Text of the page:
News and analysis
April 27, 2015

Nonprofits Mobilize in Wake of Deadly Nepal Earthquake

Bulent Doruk, Anadolu, Getty Images

Turkish paramedics treat a fainted child at a tent camp site in Katmandu, Nepal.

U.S.-based aid groups swung into action in response to the earthquake in Nepal as rescue workers searched the rubble and the toll of the killed and injured continued to rise.

By Monday, the Jewish Federation of North America, the Red Cross, and World Vision and had dedicated the home pages of their websites to fundraising for disaster relief in Nepal. Doctors Without Borders said on its website it has sent eight teams to respond to the humanitarian crisis. Unrestricted funds, it noted to donors, "allow us to allocate our resources most efficiently and where the needs are greatest."

PayPal, the online-payment company, had a banner across the top of its website encouraging its customers to donate, with funds being direct to groups including Save the Children, Oxfam, and AmeriCares. Technology companies including Google and Facebook deployed tools to help users in the affected region check in with family members and friends.

The 7.8-magnitude earthquake that struck Nepal on Saturday killed more than 4,000 people and left many more homeless. The epicenter of the quake was about 50 miles northwest of the capital city of Kathmandu. It leveled many historical buildings, sent shock waves throughout the region, and triggered a deadly avalanche on Mt. Everest.

In a statement Saturday, the White House said it was deploying a team of disaster-response experts and providing an initial $1 million in relief assistance. On Monday, Secretary of State John Kerry said the government would provide an additional $9 million.

Nepal, a mountainous country of about 28 million people, is sandwiched between Tibet and India. It has suffered some major earthquakes in the past, according to the United States Geological Survey. In 1988, a 6.9-magnitude earthquake killed 1,500 people. And in 1934, an 8.0-magnitude earthquake killed an estimated 10,600 people and severely damaged Kathmandu.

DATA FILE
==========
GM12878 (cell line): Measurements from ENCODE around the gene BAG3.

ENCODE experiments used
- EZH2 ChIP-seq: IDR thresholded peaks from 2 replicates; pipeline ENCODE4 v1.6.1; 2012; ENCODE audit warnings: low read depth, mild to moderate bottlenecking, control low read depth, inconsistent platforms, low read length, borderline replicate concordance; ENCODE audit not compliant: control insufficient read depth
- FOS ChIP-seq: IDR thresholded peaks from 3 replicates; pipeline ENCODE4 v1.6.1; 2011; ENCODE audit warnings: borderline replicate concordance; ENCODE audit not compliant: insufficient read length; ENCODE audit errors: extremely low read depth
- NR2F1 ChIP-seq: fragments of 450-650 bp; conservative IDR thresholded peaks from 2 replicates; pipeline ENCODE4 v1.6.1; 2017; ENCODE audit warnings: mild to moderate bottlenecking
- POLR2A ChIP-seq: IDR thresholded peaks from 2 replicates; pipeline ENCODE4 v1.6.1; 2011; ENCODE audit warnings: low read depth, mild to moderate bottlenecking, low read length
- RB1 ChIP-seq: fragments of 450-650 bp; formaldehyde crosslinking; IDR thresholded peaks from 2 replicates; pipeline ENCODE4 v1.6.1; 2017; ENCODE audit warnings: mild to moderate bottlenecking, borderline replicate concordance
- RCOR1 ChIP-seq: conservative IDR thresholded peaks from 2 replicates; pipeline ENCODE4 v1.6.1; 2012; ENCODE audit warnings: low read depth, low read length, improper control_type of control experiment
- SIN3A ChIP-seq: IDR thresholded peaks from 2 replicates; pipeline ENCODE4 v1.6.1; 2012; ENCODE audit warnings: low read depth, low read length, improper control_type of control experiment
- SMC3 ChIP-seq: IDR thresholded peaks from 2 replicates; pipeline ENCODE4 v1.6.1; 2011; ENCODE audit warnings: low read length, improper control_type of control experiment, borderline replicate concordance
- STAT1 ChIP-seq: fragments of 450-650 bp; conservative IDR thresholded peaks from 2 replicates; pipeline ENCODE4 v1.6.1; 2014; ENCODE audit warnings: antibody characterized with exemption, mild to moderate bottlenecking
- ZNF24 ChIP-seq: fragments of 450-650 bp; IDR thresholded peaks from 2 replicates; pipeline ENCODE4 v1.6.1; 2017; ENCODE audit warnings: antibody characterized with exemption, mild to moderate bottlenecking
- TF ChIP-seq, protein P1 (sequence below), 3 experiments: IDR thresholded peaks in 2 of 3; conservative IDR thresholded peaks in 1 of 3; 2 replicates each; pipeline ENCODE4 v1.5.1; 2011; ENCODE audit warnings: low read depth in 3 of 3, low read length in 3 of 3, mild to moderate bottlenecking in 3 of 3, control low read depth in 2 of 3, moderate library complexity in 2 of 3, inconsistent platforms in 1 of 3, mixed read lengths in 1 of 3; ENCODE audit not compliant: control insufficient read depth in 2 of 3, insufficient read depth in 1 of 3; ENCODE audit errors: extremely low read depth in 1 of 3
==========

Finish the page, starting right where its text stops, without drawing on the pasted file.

Groups including AmeriCares and Project HOPE said over the weekend they would deploy disaster-response teams. Joe Mettimano, vice president for marketing and campaign engagement at Global Impact, an organization that raises money for more than 120 international charities, often through workplace-giving campaigns, said he and his colleagues began hearing from their corporate partners almost as soon as the earthquake struck. Moved by heavy media coverage, people are looking for a way to contribute, he said. Global Impact has set up a fund to distribute to groups based on the scope of their response in Nepal.

The charitable response from private donors in the United States could be bolstered by Nepal's status as a tourist destination for Americans and other Western travelers. It is particularly popular with mountaineers and other outdoor enthusiasts. In 2013 the United States ranked third in the number of tourists it sent to Nepal — 47,355, according to Nepal’s Ministry of Culture, Tourism and Civil Aviation. No. 1 and No. 2 were neighboring India and China.

Here are some of the dedicated funds set up in response to the disaster:

  • Global Impact has established the Nepal Earthquake Relief Fund. Recipient organizations include AmeriCares, CARE, International Rescue Committee, and Mercy Corps.
  • Geneva Global, which has managed a multimillion-dollar development program in Nepal since 2011, established the Nepal Recovery Fund. It says it can handle donations up to $1 million, with the money to be distributed to community-based organizations.
  • A CrowdRise campaign set up in honor of Google executive Dan Fredinburg, killed in the avalanche at a Mr. Everest base camp, had raised $42,866 by Monday afternoon.

Send an email to Megan O'Neil.